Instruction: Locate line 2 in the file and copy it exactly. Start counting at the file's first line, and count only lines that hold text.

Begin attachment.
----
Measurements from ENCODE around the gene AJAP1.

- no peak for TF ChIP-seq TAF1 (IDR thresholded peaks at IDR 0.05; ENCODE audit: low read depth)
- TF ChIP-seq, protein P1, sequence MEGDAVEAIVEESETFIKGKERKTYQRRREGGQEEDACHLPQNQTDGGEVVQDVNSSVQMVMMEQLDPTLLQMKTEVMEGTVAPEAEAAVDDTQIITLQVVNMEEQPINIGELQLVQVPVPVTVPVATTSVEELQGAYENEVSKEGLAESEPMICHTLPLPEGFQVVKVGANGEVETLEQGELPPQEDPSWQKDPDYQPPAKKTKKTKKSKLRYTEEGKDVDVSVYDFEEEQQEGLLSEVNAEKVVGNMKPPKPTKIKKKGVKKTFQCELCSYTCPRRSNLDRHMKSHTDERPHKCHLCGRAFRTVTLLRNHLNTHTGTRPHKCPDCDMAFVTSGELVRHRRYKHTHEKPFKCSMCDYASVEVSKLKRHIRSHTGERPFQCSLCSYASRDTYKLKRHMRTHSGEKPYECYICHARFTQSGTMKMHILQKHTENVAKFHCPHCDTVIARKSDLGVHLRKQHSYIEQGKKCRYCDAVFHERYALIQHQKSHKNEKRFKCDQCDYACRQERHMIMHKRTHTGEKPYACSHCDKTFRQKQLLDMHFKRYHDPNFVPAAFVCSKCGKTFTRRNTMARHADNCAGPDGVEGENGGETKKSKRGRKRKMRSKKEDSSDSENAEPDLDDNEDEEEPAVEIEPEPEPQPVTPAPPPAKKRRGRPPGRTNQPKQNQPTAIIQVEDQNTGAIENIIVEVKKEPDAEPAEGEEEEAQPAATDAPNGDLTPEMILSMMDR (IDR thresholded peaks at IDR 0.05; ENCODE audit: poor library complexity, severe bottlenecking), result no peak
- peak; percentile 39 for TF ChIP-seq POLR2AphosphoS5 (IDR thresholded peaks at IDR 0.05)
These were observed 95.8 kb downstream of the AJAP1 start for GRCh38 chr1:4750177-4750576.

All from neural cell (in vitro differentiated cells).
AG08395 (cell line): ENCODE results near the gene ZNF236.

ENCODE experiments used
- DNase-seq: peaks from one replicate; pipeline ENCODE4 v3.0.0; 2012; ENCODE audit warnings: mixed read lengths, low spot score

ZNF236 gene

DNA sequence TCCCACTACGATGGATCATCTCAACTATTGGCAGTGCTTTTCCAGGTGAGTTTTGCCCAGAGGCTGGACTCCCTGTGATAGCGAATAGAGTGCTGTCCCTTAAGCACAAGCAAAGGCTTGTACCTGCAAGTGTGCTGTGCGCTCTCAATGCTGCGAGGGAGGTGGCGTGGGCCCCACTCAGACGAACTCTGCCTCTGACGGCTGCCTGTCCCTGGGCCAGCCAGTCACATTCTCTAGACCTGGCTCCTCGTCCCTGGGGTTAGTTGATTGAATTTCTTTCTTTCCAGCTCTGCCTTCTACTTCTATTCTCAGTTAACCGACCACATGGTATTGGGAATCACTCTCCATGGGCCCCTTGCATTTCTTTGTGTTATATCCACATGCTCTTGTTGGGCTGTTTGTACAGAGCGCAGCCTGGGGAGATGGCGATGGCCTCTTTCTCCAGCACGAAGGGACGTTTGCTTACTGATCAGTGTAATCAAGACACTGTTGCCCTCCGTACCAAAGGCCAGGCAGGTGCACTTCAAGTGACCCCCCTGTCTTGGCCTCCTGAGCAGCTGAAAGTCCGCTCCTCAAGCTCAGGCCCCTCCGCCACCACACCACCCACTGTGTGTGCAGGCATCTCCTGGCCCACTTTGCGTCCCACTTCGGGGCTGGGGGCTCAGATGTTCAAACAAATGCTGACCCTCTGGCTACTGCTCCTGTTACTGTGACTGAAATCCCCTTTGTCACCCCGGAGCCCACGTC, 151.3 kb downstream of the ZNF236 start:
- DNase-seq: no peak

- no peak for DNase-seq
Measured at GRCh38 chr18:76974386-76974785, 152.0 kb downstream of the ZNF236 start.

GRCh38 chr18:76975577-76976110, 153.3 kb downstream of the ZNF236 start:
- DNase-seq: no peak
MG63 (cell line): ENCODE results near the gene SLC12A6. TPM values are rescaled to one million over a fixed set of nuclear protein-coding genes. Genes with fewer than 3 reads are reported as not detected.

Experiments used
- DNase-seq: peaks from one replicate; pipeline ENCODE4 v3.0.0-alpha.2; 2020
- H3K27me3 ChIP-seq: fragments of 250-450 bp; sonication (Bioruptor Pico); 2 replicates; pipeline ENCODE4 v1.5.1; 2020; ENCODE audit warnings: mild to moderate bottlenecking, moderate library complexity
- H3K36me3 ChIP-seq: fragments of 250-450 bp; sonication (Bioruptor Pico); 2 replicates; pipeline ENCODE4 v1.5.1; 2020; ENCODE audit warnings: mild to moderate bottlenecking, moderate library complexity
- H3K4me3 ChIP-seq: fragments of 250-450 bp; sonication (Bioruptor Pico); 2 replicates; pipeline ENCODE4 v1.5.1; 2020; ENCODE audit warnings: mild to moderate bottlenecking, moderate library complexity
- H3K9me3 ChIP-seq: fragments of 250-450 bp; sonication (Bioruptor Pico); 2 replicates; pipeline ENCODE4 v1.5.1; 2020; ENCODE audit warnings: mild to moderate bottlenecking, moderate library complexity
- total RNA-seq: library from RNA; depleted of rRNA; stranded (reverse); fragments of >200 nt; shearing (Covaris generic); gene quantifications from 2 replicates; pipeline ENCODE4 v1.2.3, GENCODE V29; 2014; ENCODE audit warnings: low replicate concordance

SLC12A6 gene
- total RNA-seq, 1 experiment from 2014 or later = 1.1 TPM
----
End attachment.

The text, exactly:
- no peak for TF ChIP-seq TAF1 (IDR thresholded peaks at IDR 0.05; ENCODE audit: low read depth)